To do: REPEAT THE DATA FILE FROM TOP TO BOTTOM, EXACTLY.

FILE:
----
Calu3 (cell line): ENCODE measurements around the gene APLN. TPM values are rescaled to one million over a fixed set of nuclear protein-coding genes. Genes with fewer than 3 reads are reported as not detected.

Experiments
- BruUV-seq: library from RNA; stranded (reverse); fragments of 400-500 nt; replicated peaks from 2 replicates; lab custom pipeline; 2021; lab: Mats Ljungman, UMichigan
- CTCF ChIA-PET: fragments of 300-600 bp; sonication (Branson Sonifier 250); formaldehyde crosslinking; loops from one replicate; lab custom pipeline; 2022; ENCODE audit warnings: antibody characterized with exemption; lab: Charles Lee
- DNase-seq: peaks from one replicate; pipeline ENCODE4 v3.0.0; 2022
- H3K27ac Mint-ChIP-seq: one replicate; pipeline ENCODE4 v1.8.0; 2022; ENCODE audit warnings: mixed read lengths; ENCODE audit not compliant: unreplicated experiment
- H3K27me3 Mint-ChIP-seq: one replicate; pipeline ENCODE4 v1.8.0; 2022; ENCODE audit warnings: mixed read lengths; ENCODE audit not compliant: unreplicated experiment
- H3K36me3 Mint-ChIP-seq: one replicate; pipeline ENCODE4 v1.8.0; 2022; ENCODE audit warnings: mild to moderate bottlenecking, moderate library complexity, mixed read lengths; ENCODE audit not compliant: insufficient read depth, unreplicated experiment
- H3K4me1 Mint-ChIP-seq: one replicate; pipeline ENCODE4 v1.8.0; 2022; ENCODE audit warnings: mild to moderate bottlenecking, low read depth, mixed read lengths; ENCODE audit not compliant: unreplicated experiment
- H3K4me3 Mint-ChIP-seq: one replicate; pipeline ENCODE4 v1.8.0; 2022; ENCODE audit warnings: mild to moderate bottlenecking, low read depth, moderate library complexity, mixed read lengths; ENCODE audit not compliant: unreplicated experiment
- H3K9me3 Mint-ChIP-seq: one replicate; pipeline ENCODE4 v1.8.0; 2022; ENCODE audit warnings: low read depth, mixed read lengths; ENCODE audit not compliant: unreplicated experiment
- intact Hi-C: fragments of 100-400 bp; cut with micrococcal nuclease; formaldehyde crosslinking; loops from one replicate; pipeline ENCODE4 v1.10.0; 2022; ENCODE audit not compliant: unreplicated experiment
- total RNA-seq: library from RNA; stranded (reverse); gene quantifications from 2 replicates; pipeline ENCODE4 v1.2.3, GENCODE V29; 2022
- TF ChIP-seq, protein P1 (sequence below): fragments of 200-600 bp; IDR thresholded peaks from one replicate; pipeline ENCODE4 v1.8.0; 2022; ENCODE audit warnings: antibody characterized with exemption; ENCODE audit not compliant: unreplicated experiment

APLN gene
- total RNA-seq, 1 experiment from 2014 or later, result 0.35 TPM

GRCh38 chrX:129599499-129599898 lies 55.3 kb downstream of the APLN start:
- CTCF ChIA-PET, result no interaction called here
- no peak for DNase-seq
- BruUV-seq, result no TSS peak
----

Calu3 (cell line): ENCODE measurements around the gene APLN. TPM values are rescaled to one million over a fixed set of nuclear protein-coding genes. Genes with fewer than 3 reads are reported as not detected.

Experiments
- BruUV-seq: library from RNA; stranded (reverse); fragments of 400-500 nt; replicated peaks from 2 replicates; lab custom pipeline; 2021; lab: Mats Ljungman, UMichigan
- CTCF ChIA-PET: fragments of 300-600 bp; sonication (Branson Sonifier 250); formaldehyde crosslinking; loops from one replicate; lab custom pipeline; 2022; ENCODE audit warnings: antibody characterized with exemption; lab: Charles Lee
- DNase-seq: peaks from one replicate; pipeline ENCODE4 v3.0.0; 2022
- H3K27ac Mint-ChIP-seq: one replicate; pipeline ENCODE4 v1.8.0; 2022; ENCODE audit warnings: mixed read lengths; ENCODE audit not compliant: unreplicated experiment
- H3K27me3 Mint-ChIP-seq: one replicate; pipeline ENCODE4 v1.8.0; 2022; ENCODE audit warnings: mixed read lengths; ENCODE audit not compliant: unreplicated experiment
- H3K36me3 Mint-ChIP-seq: one replicate; pipeline ENCODE4 v1.8.0; 2022; ENCODE audit warnings: mild to moderate bottlenecking, moderate library complexity, mixed read lengths; ENCODE audit not compliant: insufficient read depth, unreplicated experiment
- H3K4me1 Mint-ChIP-seq: one replicate; pipeline ENCODE4 v1.8.0; 2022; ENCODE audit warnings: mild to moderate bottlenecking, low read depth, mixed read lengths; ENCODE audit not compliant: unreplicated experiment
- H3K4me3 Mint-ChIP-seq: one replicate; pipeline ENCODE4 v1.8.0; 2022; ENCODE audit warnings: mild to moderate bottlenecking, low read depth, moderate library complexity, mixed read lengths; ENCODE audit not compliant: unreplicated experiment
- H3K9me3 Mint-ChIP-seq: one replicate; pipeline ENCODE4 v1.8.0; 2022; ENCODE audit warnings: low read depth, mixed read lengths; ENCODE audit not compliant: unreplicated experiment
- intact Hi-C: fragments of 100-400 bp; cut with micrococcal nuclease; formaldehyde crosslinking; loops from one replicate; pipeline ENCODE4 v1.10.0; 2022; ENCODE audit not compliant: unreplicated experiment
- total RNA-seq: library from RNA; stranded (reverse); gene quantifications from 2 replicates; pipeline ENCODE4 v1.2.3, GENCODE V29; 2022
- TF ChIP-seq, protein P1 (sequence below): fragments of 200-600 bp; IDR thresholded peaks from one replicate; pipeline ENCODE4 v1.8.0; 2022; ENCODE audit warnings: antibody characterized with exemption; ENCODE audit not compliant: unreplicated experiment

APLN gene
- total RNA-seq, 1 experiment from 2014 or later, result 0.35 TPM

GRCh38 chrX:129599499-129599898 lies 55.3 kb downstream of the APLN start:
- CTCF ChIA-PET, result no interaction called here
- no peak for DNase-seq
- BruUV-seq, result no TSS peak